Between 1984 and 1989, the number of black students taking college Advanced Placement exams almost tripled. Those who received grades high enough to qualify for college credits more than doubled. Of all black kids who had graduated from high school in 1988, 27.1 percent were in college. To put that. another way, a higher percentage of young black Americans are in college than there are young Swiss or English people in college. "Perhaps the most untold story of American education in the past few years is the achievement of black students; the hard data are encouraging," says Gregory R. Anrig, president of the Educational Testing Service in Princeton, which administers the National Assessment of Educational Progress, the Advanced Placement tests, and the Scholastic Aptitude Test.

And this is largely a function of the rise of the black middle class. Among those black kids who took the SATs, the percentage of their parents who had at least an undergraduate degree increased from 17 percent to 25 percent between 1980 and 1989. The percentage of those parents who did not have a high school diploma dropped from 31 percent to 15 percent. Anrig describes the black students who did better on the SATs in the 1980s as "the children of the kids who started to get a better break in the 1960s." Margaret Simms, an education analyst with the Joint Center, ascribed the higher scores to "increased access to integrated, non-ghetto schools" among black students who have moved into suburban and racially mixed areas or transferred to schools there.

The members of this black middle class are obvious to anyone glancing around himself in a suburban school, a shopping mall, a traffic jam, or a bank queue. (Bank lines are particularly fascinating to watch. They tend to be full of people with money.) The skin of the middle class is coming in a lot of hitherto unusual hues—brown and yellow as well as black.

In fact, the best evidence that the rise of Edge Cities is primarily a function of class—not race—is simple. Edge Cities are rising in every North American metropolitan area that is growing—without regard to how many blacks live in that region. The Minneapolis, Denver, Seattle, and Toronto regions all have healthy downtowns and tiny black populations. Yet they are forming Edge Cities just as reliably as are the New York, Atlanta, Washington, and Chicago regions, all of which have highly evolved downtowns and large black populations.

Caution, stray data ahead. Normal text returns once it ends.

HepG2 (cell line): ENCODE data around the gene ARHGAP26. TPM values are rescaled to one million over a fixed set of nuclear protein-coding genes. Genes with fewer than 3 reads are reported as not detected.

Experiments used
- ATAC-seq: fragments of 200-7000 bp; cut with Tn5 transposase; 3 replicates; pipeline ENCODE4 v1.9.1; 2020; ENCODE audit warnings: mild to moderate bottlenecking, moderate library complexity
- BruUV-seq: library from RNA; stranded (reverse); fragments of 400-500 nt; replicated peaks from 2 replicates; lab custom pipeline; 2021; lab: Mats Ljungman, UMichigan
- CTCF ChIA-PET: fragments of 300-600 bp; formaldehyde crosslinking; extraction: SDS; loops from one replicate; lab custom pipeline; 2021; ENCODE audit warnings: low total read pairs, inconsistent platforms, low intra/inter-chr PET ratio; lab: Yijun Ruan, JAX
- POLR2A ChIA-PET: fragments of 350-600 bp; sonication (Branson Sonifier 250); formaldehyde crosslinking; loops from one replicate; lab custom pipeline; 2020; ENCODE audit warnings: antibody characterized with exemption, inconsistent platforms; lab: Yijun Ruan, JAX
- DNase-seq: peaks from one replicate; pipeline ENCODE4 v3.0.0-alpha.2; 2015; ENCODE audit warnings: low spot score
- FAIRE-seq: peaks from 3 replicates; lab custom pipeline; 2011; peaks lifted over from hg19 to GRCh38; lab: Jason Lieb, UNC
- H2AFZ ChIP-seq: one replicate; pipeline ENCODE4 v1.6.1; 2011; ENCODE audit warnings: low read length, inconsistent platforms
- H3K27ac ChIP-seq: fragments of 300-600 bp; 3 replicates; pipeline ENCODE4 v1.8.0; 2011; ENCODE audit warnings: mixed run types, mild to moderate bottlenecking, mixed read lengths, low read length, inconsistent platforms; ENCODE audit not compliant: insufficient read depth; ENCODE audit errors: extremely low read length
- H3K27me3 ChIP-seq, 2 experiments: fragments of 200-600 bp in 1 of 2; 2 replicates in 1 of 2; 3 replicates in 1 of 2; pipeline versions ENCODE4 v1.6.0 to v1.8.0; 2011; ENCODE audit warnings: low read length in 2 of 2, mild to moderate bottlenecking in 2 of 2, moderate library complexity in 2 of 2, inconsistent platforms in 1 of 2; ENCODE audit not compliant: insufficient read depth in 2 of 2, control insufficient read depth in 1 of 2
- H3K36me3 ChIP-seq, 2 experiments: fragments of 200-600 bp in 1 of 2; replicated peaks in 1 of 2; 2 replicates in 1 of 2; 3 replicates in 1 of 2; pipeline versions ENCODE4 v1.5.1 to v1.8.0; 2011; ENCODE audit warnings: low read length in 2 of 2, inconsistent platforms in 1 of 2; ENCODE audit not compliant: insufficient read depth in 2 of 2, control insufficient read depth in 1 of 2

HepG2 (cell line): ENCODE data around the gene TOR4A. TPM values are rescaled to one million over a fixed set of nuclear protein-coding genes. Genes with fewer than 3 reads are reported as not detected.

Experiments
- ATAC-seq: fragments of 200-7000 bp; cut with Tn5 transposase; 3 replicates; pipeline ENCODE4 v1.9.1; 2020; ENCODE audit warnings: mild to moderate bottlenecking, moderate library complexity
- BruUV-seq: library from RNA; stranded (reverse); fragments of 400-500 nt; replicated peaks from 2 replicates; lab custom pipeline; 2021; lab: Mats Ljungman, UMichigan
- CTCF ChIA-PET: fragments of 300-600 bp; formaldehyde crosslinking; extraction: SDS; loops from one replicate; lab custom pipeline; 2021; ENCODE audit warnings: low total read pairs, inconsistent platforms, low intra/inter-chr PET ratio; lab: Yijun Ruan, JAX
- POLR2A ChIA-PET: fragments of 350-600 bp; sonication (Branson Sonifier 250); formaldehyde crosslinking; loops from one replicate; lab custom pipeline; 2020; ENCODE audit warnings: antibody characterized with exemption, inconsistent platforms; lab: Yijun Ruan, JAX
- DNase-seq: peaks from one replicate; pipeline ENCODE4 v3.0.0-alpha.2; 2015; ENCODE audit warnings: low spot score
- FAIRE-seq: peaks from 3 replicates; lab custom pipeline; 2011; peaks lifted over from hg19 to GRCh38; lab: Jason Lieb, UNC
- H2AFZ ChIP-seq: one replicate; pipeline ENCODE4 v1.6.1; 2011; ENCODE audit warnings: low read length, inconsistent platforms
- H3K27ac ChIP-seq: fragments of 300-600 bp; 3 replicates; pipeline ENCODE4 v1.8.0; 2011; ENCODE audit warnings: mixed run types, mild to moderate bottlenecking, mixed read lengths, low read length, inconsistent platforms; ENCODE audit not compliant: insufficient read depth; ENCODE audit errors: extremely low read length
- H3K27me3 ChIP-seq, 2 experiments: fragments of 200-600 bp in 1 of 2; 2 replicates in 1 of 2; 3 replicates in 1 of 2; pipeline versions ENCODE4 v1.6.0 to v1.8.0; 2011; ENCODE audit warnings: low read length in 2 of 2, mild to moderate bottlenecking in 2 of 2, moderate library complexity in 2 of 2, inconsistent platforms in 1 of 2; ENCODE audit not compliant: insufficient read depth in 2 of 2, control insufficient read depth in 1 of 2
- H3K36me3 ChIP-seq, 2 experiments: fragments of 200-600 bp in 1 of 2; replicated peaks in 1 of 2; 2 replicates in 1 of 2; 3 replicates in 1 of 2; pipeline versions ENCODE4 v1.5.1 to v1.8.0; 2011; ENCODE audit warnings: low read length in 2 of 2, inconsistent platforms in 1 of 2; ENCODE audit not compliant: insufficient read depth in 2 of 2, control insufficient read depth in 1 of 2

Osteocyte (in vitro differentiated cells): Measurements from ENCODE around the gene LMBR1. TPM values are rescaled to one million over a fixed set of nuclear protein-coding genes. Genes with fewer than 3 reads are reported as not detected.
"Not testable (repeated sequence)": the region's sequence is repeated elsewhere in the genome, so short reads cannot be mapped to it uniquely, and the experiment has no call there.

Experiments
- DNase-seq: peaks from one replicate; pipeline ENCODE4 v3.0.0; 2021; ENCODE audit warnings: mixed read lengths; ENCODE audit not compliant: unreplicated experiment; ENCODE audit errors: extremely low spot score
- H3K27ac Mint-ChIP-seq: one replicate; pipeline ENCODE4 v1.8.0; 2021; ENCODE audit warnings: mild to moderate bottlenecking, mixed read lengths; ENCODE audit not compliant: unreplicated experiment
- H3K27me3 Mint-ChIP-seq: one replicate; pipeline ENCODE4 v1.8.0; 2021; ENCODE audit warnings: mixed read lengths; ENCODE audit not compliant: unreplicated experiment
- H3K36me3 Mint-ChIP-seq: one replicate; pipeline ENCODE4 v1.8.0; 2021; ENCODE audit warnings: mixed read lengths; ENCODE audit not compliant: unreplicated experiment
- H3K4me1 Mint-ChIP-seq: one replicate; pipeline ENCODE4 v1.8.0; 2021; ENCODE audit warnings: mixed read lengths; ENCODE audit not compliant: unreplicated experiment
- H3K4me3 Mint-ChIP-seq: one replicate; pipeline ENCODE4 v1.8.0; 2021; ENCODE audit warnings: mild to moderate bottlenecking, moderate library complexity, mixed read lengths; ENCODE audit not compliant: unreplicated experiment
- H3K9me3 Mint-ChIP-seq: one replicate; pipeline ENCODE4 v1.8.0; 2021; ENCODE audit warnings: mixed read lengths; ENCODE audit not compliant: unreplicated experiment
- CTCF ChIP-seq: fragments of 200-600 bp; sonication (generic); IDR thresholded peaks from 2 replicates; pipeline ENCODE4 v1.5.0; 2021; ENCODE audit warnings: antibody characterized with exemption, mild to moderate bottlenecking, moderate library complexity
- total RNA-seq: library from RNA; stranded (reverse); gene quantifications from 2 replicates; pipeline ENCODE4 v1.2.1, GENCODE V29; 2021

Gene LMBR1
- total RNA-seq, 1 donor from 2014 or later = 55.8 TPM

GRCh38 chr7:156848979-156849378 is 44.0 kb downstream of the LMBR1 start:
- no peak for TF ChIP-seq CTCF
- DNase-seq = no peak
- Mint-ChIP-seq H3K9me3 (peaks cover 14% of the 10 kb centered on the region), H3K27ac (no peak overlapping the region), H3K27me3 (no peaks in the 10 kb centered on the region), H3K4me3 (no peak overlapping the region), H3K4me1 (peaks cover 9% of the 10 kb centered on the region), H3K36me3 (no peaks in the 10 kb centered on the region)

The reason some of these distinctions have gone largely unnoticed is the way statistics are usually reported in the press. The pivot is: "Compared with what?"

In the Atlanta area, accomplishments usually are measured against the pinnacles of economic, educational, and social achievement of the whites who live in the most affluent suburbs of east Cobb, north Fulton, or north De Kalb counties. Which is okay, except that if you compare everything to peaks in which $300,000 houses are "normal," then by definition everything else—black and white—is going to look like a valley. And it is not uncommon for the black middle class in many, though not all, neighborhoods to lag behind the white middle class in several indices. This new middle class, after all, is young, both historically and in age.

That does not mean that most black people are uneducated or poor or living in slums. And that becomes clear when you measure the success of black people in Edge Cities nationwide against a different standard—the levels of income, education, and housing achieved by most whites nationwide. By the standard of the median white families in America—recognizable in such places as Milwaukee, Wisconsin; Norman, Oklahoma; Heflin, Alabama; and Pawtucket, Rhode Island—the change is striking.

This suburban black middle class demonstrates that averages are not fully representative of the black experience in America anymore, because those averages are lowered by that third of the black population still suffering extreme tribulation. Yet the third of black America that is fairly described as suburban middle class is becoming indistinguishable statistically from whites of the same class—not only in income and education, but in consumer behavior and attitudes toward government.

This has major national political implications. "As the black middle class shares the same frustrations, problems, and desires as the white middle class, party barriers will break down," says Roger J. Stone, a Republican political consultant who was a senior adviser to the 1988 Jack Kemp presidential campaign. "The party or candidate that offers solutions to jobs, education, traffic, growth, and health care as well as civil rights will be able to attract that vote. Some Republicans already have. Tom Kean in New Jersey, in the [1985] governor's race, won 62 percent of the black vote. That was both suburban and urban."